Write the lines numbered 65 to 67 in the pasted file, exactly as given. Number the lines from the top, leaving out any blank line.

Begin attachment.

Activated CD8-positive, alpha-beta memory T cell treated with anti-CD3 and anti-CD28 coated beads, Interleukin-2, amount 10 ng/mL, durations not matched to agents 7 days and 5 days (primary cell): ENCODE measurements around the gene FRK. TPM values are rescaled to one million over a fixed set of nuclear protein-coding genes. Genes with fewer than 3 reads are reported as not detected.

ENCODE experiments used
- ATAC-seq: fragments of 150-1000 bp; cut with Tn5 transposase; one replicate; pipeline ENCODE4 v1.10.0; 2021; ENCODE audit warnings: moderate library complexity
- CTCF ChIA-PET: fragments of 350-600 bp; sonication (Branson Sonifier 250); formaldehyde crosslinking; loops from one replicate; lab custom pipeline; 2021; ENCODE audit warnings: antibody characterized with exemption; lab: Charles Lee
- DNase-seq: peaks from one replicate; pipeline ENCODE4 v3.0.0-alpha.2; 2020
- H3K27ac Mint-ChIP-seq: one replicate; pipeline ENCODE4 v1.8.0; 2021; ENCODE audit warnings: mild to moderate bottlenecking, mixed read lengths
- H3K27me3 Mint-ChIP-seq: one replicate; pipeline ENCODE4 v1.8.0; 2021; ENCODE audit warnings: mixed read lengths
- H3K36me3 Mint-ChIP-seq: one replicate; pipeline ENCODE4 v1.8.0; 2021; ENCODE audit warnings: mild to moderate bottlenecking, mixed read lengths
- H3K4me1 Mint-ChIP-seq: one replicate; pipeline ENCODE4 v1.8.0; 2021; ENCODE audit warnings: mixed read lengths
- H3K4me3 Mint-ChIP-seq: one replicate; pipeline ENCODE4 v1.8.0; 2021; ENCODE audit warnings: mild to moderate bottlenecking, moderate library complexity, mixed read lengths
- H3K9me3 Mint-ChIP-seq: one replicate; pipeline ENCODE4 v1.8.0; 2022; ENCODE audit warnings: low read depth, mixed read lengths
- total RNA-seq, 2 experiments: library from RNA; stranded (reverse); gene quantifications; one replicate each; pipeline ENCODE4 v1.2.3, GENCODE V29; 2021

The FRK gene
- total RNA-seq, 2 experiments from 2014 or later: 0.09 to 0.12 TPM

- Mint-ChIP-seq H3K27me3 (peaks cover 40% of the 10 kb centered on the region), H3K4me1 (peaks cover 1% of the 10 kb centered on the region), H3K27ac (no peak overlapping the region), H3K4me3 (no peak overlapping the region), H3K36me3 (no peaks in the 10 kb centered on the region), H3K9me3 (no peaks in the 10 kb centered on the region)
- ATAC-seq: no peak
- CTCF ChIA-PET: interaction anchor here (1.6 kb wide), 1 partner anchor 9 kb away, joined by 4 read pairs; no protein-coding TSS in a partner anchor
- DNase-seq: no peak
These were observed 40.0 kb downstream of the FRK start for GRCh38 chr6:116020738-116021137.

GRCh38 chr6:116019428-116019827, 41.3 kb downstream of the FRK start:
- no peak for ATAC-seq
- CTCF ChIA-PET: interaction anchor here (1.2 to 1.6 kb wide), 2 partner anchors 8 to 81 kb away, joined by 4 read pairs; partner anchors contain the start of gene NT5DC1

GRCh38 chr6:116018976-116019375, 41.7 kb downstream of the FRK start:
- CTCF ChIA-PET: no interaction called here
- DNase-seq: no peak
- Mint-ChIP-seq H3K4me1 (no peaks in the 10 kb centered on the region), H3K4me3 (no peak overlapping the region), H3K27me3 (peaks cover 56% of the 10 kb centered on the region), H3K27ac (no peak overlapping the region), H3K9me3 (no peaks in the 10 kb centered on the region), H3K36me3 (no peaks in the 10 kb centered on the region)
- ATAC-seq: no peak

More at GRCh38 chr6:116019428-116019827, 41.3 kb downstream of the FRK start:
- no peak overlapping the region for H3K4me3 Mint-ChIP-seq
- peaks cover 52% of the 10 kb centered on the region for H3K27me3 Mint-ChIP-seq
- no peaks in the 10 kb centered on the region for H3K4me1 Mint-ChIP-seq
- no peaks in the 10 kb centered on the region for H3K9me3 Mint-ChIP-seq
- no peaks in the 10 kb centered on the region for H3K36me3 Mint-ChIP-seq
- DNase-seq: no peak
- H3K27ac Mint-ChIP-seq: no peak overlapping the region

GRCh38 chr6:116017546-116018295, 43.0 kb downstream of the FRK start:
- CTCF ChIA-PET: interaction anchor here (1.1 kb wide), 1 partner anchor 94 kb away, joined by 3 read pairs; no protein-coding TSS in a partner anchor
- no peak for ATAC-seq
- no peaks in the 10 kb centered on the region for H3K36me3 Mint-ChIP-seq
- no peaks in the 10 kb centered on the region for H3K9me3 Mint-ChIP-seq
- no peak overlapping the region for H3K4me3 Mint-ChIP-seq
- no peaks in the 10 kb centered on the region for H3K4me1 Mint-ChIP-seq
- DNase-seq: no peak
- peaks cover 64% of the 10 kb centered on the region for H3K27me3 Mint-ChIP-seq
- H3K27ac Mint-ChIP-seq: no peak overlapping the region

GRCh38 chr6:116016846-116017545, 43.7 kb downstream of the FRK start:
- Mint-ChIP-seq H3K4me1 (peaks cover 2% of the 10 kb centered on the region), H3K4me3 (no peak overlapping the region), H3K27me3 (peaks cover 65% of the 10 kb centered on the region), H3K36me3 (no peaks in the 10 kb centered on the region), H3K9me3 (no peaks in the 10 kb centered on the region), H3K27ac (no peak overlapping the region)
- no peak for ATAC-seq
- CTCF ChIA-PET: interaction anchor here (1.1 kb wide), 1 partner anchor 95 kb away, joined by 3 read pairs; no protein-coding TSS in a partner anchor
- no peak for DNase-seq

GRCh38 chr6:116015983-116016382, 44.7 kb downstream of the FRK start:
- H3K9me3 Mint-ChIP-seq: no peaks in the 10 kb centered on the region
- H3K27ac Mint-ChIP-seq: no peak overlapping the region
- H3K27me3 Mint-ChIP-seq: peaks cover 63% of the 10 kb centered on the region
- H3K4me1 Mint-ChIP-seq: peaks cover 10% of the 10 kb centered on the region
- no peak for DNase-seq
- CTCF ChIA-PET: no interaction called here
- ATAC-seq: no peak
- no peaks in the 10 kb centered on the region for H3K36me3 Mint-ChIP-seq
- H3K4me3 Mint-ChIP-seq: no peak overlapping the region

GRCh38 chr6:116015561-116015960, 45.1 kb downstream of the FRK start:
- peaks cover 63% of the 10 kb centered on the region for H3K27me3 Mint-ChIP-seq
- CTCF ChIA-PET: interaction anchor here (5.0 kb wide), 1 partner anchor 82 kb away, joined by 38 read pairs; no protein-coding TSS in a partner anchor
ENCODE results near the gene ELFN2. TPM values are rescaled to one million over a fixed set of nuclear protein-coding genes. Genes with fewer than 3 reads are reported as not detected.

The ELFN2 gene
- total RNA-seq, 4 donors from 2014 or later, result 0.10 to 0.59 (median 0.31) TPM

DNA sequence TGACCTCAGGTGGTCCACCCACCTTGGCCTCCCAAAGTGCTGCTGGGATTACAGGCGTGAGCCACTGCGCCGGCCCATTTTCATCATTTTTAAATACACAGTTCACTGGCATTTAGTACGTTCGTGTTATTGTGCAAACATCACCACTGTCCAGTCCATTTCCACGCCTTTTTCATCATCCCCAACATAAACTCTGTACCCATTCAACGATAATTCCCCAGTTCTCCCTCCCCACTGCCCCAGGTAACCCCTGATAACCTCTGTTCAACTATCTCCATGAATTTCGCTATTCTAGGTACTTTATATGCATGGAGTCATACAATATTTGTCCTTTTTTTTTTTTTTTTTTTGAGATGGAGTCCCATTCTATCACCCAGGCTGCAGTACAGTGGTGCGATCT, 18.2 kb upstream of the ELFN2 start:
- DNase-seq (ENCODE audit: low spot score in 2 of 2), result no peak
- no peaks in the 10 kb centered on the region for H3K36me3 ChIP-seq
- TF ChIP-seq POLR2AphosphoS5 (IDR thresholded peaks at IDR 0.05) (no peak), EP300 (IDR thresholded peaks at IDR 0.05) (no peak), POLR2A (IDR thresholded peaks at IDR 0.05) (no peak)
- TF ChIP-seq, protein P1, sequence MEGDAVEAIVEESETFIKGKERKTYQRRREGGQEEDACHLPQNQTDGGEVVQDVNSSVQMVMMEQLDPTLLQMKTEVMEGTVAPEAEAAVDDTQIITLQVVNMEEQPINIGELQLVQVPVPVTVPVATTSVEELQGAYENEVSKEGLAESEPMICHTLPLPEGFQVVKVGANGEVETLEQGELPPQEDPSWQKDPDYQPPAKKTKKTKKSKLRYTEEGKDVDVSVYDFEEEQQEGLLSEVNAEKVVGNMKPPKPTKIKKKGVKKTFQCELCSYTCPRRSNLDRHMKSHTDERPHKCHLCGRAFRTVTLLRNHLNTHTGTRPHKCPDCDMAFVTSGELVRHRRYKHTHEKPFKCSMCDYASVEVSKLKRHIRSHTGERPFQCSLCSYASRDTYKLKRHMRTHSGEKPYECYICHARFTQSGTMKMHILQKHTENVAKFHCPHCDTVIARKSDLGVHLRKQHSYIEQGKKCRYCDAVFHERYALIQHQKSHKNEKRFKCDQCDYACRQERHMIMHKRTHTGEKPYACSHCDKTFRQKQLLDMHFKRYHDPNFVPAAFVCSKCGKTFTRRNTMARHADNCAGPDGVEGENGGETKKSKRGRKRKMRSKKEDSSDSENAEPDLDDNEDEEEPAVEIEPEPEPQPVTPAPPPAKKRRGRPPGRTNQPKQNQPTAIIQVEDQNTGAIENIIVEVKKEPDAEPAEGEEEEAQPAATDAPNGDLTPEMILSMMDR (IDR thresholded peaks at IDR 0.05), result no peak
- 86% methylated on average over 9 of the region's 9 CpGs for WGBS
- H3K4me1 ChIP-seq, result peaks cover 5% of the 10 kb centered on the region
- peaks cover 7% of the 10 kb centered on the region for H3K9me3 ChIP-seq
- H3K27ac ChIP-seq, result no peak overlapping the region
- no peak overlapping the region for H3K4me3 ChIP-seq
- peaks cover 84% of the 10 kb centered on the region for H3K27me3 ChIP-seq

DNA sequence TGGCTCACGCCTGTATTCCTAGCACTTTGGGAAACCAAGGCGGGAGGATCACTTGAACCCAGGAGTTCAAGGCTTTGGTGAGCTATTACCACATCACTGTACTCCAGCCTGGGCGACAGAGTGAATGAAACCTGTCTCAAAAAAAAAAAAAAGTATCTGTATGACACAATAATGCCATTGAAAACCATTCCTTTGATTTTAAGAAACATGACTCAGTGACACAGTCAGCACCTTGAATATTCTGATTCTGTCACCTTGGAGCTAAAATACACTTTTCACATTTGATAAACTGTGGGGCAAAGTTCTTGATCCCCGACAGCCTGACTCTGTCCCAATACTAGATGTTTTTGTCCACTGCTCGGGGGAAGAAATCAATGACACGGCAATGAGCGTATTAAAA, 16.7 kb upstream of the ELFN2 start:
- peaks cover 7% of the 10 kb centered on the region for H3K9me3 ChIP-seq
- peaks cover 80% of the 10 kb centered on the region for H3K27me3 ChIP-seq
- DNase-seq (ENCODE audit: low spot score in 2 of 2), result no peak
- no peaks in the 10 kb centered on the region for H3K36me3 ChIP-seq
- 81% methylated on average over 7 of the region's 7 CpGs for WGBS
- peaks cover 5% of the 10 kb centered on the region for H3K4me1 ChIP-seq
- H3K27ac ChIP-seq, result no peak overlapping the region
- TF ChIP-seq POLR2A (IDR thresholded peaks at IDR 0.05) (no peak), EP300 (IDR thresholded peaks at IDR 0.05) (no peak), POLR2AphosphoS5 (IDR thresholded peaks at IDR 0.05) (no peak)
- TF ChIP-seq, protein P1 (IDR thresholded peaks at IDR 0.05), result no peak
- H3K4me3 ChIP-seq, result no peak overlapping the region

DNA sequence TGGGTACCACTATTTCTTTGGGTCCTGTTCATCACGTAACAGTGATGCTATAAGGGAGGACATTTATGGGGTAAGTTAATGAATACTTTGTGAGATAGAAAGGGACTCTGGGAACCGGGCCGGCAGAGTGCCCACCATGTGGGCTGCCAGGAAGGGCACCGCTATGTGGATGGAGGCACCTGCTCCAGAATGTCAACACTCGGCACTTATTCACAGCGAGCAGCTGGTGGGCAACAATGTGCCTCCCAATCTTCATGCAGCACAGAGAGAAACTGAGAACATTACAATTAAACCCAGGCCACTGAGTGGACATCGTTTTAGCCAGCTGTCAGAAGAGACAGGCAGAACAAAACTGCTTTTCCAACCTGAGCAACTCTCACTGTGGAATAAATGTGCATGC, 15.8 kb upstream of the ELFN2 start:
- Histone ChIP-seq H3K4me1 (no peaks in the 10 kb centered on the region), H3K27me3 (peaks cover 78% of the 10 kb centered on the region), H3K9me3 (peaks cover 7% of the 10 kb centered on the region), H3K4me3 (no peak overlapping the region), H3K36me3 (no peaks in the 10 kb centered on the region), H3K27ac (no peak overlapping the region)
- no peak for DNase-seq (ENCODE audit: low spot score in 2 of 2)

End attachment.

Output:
The ELFN2 gene
- total RNA-seq, 4 donors from 2014 or later, result 0.10 to 0.59 (median 0.31) TPM

DNA sequence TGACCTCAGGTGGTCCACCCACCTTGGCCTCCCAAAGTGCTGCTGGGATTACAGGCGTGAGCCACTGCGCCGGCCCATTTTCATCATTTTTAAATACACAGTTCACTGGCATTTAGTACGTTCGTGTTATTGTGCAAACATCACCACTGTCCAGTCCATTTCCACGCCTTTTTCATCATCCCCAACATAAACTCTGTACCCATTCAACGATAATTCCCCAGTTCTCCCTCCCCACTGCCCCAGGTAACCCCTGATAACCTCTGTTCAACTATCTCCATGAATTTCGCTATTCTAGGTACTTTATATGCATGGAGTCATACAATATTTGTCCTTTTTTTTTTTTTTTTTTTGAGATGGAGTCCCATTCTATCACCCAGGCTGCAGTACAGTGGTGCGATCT, 18.2 kb upstream of the ELFN2 start: